It started slowly.  My former resident and present colleague, Terry Shaneyfelt first authored "Are Guidelines Following Guidelines? The Methodological Quality of Clinical Practice Guidelines in the Peer-Reviewed Medical Literature." This paper alerted us to the problem.  But guideline fever continued to rage.  Almost every specialty and subspecialty society decided that they needed to join the guideline movement.  They needed to tell us the right way to practice medicine. While ...

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Newborns born in 29 other countries of the world have life expectancies exceeding 80 years; yet, an infant born in the U.S. in 2016 is expected to live only 78.6 years according to recently released statistics. While death rates fell for 7 of the 10 biggest killers, such as cancer and heart disease, they climbed for the under-65 crowd. The irrefutable culprit is the unrelenting opioid epidemic. Last year, life expectancy ...

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Four and a half years ago I read an editorial in JAMA, the Journal of the American Medical Association, that etched a short phrase into my memory. These five words seemed so profound and poignant that I really think they almost define primary care medicine today, perhaps with the alliterative addition of the word “teach”. Dr. Abigail Zuger wrote of how the computer had changed the dynamic in the ...

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I recently collected anecdotes from women in medicine who have noticed the same thing I’ve noticed: We’re not as comfortable here as our male counterparts. Despite progress, medicine remains a patriarchy -- an “old boy’s club” -- and the women in this world are frequently reminded of this status quo. In collecting these anecdotes, I’ve noticed two main themes for the type of advice and comments women receive. The first one speaks ...

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As we continue to lead longer and healthier lives, too many Americans aren’t taking advantage of an easily accessible set of tools that could protect their well-being into old age: adult vaccines. As a nation, we’ve embraced a regular schedule of vaccines for our children. But science shows that they are proven life-savers for us grown-ups, too. The numbers are staggering: tens of thousands of Americans die each year from flu ...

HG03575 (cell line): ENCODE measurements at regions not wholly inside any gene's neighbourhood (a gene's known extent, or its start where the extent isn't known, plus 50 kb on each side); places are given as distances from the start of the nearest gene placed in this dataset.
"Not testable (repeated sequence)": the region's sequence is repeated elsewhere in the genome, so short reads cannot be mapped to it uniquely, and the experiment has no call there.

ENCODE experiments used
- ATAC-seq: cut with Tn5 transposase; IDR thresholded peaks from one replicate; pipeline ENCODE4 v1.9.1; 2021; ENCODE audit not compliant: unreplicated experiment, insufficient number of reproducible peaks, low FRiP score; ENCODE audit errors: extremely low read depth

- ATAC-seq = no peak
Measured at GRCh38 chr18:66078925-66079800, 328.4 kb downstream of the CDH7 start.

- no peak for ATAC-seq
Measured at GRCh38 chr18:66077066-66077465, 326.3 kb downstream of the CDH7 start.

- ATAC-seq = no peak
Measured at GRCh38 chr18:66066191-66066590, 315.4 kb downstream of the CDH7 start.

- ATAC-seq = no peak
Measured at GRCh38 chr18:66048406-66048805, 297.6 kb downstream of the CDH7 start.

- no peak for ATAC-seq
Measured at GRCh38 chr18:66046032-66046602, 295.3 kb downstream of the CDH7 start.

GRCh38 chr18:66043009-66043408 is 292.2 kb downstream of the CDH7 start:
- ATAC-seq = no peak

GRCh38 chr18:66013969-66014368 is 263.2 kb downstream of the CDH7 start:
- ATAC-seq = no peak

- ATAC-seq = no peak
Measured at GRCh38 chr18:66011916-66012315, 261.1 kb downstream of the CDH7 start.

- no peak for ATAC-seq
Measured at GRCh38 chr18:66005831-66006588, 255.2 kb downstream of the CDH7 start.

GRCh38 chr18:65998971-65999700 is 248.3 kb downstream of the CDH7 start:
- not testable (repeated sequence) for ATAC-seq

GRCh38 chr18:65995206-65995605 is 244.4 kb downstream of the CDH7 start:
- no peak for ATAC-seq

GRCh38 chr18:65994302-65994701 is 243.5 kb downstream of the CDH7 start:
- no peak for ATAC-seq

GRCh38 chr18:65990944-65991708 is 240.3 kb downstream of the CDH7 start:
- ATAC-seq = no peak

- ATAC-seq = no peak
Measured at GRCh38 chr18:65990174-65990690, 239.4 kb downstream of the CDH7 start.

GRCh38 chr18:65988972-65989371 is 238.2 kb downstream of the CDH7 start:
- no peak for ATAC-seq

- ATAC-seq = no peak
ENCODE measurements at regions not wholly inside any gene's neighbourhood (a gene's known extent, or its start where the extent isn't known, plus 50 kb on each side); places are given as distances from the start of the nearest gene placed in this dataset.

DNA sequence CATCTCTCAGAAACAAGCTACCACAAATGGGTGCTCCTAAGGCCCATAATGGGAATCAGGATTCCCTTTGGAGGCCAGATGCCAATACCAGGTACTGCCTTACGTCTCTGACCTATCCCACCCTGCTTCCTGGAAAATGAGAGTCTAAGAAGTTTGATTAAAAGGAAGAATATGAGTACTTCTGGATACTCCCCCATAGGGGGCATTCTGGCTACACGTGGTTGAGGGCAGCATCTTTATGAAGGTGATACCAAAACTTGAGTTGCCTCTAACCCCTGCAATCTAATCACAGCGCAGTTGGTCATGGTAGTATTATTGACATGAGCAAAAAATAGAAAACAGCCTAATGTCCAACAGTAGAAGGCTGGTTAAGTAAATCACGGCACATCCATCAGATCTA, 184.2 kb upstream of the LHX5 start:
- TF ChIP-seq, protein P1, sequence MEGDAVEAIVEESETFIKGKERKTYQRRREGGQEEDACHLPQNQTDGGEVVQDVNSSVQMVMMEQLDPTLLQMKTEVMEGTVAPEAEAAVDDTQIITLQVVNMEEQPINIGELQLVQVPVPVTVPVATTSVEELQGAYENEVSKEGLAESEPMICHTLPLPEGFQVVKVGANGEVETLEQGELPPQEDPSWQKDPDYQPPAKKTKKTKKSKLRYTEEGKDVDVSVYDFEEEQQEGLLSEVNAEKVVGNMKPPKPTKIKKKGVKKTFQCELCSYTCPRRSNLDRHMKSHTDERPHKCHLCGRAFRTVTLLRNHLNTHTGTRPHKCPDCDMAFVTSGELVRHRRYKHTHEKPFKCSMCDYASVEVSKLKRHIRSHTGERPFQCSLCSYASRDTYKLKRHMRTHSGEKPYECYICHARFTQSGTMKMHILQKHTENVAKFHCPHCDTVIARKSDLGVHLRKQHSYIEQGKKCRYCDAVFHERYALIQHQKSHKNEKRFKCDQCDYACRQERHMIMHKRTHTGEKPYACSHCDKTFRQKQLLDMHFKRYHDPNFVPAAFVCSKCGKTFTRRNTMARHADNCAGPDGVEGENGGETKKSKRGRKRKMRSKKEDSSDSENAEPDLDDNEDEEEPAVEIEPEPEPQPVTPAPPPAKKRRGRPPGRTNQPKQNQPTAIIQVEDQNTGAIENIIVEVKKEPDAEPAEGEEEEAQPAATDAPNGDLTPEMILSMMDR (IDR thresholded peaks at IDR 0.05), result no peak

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Is laughter the best medicine? Indeed it is. Brad Nieder is a physician and comedian and can be reached at the Healthy Humorist.

acp new logoA guest column by the American College of Physicians, exclusive to KevinMD.com. I keenly remember the thrill of making my way to the medical bookstore as an early first-year student to buy my first stethoscope. Although receiving the short white coat at the start of medical school symbolizing the transition into the medical profession was incredibly ...

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As the health care debate drags on, prescription drug costs continue to rise by almost 10 percent annually. It is the rare patient who is spared this expense. Over the years, I have seen how these costs have affected my patients. At first, most patients had little in the way of co-pays. However, once the local economy deteriorated, co-pays skyrocketed as employers tried to curb their health ...

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There are a lot of TV commercials for structured settlement companies these days. You know, the companies that say if you are cash-strapped but have a structured settlement they will be happy to buy your settlement and give you "cash now." Some of the commercials are quite clever and catchy featuring everything from operettas to boy bands. After seeing so many of these, one has to conclude that there has ...

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“I made myself a hypodermic injection of a triple dose of morphia and sank down on the couch in my consulting room ... I told her I was all right, all I wanted was twenty-four hours’ sleep, she was not to disturb me unless the house was on fire.” – Axel Munthe, MD, The Story of San Michele (1929) When people in this country mention the opioid epidemic, most of the time it is ...

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